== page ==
Tuesday, April 14, 2009

Social Media Landscape

Fred Cavazza has been for years one of the main Internet expert in France. He's providing us on his blog with a great analysis of the Social Media Landscape. As you can see it below, this is a very complex mapping as there is a lot of service/competition in the market. Thus, this is a good division by usage. It is good sometimes to see the bigger pictures to see how social media is evolving. Here is the article of Fred Herein.

Social Media Landscape (redux)

Social Media Landscape (redux)

The large size version is here : Social Media Landscape (redux).

Four Main Usages

The various tools and services displayed on this landscape are listed bellow.

1. Expressing tools allow users to express themselves, discuss and aggregate their social life:

2. Sharing tools allow users to publish and share content:

3. Networking tools allow users to search, connect and interact with each other's:

4. Playing services that now integrate strong social features:

From Social Networks to social Platform

At the center of this landscape we will find former social networks, which have evolved to progressively integrate more and more functionalities and morphed themselves into social platforms. The notion of 'platform' is particularly relevant since those network have the ability to host applications (mostly the one you find on the four main usages).

We can split social platforms into two groups: The First Generation which have been existing since more then 5 years and gather between 50 and 200 millions of users ( Facebook, MySpace, Friendster, Bebo, Orkut, Skyrock, Hi5, Windows Live...) and The New Wave of social players which have a similar offering and a fast growing audience (between 20 and 50 millions users - Netlog, Imeem, Piczo, Lexode, Hyves, Buzznet, Xanga, Zorpia...).

I won't enter in the debate to foresight which platform will grow faster or which will appeal the most to youth audience but I anticipate a rough competition for Facebook which is stile experiencing cash flow problem by sticking to the advertising model while those new social players have integrated micro-transactions and premium membership in their business model.

Google and Yahoo! are still absent from the social scene (wait, maybe not...)

You will also notice in this landscape the discretion of Google and Yahoo! which are 'only' represented by services that did not managed to break through the social scene (while being strong references, Blogger, YouTube, FlickR cannot be considered has dominant social platforms). Let's be honest: MySpace and Facebook decently steal the spotlight from Google and Yahoo!.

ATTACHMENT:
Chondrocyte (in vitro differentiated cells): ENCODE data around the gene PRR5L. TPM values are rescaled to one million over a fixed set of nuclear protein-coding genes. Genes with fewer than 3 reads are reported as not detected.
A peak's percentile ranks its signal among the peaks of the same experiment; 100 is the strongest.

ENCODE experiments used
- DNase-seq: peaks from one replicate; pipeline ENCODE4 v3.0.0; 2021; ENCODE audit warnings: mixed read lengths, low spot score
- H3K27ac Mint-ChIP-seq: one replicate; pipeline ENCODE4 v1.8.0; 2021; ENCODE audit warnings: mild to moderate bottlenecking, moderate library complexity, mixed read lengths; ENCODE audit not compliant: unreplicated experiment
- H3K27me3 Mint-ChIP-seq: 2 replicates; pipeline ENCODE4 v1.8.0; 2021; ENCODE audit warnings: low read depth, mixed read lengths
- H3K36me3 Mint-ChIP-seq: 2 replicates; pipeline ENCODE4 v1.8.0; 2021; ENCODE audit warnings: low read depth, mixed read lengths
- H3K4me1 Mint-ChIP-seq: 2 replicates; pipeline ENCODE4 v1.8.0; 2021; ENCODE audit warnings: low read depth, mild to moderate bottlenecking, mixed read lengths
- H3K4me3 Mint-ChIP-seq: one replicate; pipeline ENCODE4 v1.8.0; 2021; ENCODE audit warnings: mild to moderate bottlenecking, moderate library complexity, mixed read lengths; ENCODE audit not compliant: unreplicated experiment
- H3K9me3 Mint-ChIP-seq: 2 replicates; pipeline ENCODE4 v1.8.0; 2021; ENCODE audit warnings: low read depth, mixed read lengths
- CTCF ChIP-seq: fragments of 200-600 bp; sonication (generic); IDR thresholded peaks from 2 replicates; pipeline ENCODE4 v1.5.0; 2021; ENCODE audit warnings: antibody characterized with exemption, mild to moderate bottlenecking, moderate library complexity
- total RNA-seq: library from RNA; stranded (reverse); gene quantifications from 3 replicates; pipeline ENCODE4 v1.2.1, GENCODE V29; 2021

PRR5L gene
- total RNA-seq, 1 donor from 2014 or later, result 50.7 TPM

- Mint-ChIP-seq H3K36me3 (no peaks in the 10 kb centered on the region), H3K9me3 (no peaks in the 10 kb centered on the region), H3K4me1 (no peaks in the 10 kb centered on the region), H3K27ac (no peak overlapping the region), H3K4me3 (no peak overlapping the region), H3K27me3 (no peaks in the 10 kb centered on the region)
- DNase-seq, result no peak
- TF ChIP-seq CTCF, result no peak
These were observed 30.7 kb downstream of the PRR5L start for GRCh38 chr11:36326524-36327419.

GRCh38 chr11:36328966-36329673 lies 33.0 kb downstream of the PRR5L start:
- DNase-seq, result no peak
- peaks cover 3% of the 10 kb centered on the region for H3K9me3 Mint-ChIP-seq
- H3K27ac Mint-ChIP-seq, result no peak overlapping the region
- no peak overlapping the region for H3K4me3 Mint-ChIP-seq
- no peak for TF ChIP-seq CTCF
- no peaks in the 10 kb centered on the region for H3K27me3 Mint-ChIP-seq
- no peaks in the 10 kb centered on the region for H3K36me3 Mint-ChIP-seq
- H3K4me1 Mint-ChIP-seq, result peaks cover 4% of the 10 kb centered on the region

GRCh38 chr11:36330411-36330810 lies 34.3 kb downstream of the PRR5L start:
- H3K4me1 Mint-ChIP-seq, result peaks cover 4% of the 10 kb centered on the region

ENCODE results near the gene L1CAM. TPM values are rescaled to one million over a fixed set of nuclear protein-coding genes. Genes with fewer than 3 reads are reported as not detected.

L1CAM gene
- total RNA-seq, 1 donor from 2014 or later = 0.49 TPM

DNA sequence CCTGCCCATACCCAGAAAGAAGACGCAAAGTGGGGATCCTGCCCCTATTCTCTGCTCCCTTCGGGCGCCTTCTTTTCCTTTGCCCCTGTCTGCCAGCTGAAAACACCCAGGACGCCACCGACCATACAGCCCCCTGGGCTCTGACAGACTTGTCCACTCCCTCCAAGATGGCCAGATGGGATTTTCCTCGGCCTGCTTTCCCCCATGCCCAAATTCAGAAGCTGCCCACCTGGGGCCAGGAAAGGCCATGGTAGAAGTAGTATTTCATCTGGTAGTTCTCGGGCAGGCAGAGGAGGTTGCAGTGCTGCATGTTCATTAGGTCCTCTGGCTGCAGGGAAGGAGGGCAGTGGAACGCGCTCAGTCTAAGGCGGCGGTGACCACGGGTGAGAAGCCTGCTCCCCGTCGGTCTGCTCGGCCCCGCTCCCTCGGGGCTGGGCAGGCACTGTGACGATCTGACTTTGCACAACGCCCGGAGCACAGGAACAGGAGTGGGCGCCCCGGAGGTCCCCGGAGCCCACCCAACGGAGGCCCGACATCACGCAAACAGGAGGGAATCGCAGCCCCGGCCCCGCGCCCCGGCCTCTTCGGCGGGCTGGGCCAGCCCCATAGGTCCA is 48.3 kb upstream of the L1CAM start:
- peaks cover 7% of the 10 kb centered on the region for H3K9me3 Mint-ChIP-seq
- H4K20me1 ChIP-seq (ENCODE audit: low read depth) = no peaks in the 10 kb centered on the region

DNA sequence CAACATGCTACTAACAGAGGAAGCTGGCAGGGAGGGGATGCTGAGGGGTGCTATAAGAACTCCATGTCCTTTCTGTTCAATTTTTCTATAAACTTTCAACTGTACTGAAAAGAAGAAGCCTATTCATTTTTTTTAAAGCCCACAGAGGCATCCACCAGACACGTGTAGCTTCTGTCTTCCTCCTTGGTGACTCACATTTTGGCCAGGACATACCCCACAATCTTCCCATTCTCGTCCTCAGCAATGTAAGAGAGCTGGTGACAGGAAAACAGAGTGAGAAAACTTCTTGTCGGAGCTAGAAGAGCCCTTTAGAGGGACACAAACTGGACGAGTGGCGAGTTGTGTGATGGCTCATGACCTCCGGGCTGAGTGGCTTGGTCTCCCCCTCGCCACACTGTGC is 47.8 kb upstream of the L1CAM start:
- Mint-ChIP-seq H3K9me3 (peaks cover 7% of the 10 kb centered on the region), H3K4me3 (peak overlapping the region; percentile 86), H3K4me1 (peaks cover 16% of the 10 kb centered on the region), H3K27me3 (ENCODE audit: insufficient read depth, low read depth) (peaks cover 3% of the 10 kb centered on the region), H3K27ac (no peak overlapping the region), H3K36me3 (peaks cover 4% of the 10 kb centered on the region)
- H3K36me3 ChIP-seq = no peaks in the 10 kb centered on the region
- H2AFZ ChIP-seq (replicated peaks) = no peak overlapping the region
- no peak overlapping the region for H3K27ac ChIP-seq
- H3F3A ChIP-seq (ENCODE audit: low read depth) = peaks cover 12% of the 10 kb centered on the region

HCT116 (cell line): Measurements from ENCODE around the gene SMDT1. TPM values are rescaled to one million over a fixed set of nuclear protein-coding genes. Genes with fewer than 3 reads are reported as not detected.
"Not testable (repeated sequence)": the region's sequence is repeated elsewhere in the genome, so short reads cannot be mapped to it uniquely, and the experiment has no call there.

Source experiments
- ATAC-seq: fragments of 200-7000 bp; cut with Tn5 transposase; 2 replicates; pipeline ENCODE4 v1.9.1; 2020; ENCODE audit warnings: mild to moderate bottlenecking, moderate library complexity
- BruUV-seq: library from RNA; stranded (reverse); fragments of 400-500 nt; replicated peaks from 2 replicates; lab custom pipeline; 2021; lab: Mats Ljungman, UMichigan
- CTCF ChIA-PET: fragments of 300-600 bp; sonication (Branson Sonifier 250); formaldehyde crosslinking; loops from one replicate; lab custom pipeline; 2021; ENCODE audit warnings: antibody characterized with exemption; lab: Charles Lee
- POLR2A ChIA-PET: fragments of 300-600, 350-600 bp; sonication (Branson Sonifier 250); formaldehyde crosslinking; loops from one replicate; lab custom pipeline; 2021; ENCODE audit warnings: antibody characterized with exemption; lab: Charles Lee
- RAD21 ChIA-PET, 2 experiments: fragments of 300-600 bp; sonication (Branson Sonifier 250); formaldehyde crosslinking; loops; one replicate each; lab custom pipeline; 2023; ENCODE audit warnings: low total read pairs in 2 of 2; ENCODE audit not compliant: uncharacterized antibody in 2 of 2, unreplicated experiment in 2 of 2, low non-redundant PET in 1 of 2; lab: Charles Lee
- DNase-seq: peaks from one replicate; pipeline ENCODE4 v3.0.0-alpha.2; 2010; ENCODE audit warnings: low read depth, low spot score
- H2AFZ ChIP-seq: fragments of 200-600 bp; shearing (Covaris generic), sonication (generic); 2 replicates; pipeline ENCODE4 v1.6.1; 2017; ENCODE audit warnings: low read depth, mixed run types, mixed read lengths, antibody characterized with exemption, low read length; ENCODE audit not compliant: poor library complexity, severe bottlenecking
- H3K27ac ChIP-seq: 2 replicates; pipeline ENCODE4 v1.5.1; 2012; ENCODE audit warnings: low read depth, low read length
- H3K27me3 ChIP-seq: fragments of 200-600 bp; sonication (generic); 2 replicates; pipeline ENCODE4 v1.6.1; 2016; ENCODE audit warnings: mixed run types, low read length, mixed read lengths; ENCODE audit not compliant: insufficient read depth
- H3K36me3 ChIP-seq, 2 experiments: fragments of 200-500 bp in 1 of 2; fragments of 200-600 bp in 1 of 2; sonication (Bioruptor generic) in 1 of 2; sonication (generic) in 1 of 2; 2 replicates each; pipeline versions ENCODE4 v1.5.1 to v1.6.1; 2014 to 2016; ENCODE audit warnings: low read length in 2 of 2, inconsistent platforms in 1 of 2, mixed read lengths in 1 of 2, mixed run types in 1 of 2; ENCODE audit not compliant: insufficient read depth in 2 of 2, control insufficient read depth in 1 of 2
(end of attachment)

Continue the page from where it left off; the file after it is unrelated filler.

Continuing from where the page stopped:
Wait... maybe not if you consider Google as a being in a much more favorable situation with lower-level services like Gmail (one needs an email to register Facebook, right?) or Google Maps (can you count the number of social services relying on Google mapping tool?). Add to this there current cash situation and it leaves them plenty of time to sharpen their social strategy (Maybe by buying Twitter or FriendFeed, or booth!).

The same is true for Yahoo! which can rely on a massive user base (still outnumbering Facebook's one) and essential social bricks like Delicious, Yahoo! Pipes, MyBlogLog and the promising Fire Eagle.

Did I mention Microsoft? Yes, Microsoft, those guys behind Hotmail, MSN and Windows Live. Ignoring them would be a big mistake and Mark Z. was more than happy to welcome them in FB's capital.

From this pint of view, I expect a very thought battle around authentication services ( Facebook Connect, Google Accounts...) allowing social platforms to exist outside of their boundaries and to export their members' social graph. Big players like Google, Yahoo! and Microsoft have to emphasis their legitimacy as historical web players to keep control over their users.

I strongly recommend you to pay attention to those different services (yes, there is a life outside Facebook) and I shall meet you next year for a third version!